Meals were taken in the large dining halls, except for the sick wards and Sunday services never had less than 600 attending (even though like the Army Church Parades it was a matter of compulsion rather than inclination). Smoking was completely forbidden to staff on duty, on pain of instant dismissal, and only permitted to male patients in dayrooms and corridors. Women did not smoke at all unless they were “fast”.

Safety consciousness was at a premium – staff went their rounds at frequent intervals during the night, pegging- in at every dayroom and dormitory so that their presences were recorded on a time clock in the Medical Superintendent’s office, the record being closely scrutinised each morning. Open fires were protected by padlocked guards, patients were not in any circumstances allowed to have matches; w.c. pulls were enclosed as a precaution against hanging; even the gas brackets on staircases were so designed that they collapsed if anything was hung upon them. Fires seemed much less frequent than today – perhaps this was because the minor outbreaks were not reported, and one only knew of a fire if it got out of hand.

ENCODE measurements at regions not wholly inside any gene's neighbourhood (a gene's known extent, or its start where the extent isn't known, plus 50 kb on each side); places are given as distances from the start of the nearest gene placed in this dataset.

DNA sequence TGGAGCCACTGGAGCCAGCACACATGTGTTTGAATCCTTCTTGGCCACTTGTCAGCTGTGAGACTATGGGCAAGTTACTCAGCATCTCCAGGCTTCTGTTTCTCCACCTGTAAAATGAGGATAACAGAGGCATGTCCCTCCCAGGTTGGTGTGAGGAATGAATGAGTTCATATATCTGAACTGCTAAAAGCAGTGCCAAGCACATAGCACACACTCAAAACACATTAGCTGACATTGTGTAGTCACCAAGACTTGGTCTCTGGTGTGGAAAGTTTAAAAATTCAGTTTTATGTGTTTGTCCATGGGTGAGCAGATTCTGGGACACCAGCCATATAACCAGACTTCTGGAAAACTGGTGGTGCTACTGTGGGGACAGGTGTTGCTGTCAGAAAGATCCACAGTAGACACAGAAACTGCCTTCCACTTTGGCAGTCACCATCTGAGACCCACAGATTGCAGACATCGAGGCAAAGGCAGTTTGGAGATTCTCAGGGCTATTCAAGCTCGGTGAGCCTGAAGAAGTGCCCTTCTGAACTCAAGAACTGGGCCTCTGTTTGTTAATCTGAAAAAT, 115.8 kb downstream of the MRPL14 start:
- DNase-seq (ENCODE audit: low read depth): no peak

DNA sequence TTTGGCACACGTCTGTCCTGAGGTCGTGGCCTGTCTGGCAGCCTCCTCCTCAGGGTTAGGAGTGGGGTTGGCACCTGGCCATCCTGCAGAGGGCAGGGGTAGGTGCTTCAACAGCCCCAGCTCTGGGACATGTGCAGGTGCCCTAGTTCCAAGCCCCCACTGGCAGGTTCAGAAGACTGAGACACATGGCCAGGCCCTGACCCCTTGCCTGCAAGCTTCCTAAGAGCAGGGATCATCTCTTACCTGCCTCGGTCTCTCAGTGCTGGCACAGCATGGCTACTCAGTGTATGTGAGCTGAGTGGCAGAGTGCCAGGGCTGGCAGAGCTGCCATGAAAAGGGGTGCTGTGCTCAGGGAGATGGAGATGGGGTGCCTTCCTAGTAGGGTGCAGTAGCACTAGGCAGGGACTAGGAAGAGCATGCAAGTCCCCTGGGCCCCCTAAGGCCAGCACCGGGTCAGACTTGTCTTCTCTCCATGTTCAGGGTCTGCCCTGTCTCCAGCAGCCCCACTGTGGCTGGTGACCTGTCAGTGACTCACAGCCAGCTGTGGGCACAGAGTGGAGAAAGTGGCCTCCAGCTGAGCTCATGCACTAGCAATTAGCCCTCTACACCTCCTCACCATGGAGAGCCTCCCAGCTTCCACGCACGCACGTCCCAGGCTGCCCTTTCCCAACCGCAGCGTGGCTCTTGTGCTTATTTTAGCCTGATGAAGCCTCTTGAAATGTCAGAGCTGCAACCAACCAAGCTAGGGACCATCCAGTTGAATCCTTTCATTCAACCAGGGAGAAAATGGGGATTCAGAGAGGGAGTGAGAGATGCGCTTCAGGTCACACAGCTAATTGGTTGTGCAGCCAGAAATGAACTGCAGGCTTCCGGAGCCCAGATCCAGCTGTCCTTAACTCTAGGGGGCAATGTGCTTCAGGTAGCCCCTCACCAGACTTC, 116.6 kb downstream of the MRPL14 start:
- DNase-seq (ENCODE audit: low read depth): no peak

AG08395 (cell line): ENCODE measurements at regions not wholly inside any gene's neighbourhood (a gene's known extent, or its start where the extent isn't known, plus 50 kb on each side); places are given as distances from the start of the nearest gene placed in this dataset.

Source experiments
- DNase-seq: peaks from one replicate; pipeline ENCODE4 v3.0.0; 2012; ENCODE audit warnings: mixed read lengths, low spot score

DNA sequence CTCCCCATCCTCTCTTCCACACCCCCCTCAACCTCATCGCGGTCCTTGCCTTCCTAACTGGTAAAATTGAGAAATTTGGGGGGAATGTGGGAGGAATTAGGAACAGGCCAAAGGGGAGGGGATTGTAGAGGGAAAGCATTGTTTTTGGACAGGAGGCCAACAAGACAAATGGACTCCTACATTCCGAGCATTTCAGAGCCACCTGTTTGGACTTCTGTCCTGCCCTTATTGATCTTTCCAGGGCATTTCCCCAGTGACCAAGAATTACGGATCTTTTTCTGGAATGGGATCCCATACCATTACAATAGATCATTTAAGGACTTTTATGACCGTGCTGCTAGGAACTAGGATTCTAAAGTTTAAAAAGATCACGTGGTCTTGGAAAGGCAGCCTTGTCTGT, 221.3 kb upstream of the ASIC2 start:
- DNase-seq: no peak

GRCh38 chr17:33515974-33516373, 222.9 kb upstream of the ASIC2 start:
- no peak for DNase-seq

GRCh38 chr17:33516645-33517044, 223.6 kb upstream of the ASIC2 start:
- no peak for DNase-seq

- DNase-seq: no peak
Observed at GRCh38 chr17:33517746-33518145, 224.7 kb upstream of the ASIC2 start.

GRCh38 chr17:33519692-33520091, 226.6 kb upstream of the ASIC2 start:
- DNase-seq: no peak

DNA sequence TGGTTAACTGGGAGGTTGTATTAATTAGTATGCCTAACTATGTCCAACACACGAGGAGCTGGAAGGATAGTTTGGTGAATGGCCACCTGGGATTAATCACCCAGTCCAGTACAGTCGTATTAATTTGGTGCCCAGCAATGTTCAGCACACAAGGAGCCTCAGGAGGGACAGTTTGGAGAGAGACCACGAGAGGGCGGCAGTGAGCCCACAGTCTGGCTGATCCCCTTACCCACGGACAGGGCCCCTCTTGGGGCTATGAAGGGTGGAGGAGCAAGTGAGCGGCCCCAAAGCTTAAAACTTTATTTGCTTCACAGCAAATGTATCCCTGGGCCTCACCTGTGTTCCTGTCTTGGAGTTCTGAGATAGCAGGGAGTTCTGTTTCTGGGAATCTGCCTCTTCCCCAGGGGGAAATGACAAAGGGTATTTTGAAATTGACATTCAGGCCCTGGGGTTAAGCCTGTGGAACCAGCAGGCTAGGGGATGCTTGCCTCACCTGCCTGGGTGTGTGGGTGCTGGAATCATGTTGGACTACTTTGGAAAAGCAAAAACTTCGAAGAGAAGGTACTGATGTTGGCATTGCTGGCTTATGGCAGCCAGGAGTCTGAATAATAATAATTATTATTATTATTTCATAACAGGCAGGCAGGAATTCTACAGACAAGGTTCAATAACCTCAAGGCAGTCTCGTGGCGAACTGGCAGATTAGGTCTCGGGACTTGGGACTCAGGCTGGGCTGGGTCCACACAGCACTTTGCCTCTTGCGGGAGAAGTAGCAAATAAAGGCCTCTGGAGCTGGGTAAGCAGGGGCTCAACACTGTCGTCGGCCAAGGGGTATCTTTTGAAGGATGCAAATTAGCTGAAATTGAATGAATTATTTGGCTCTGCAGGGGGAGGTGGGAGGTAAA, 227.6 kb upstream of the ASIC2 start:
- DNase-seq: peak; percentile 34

The “Centre” was a Holy of Holies. Only those with bona fide business were allowed to set foot in it. Even so, unless you wore rubber soled shoes, you would find that the door of the Medical Superintendent’s Office would open, and “The DOCTOR” himself would glare at you over his glasses, not saying a word. But one felt about six inches high, yet at the same time prominent and vulnerable.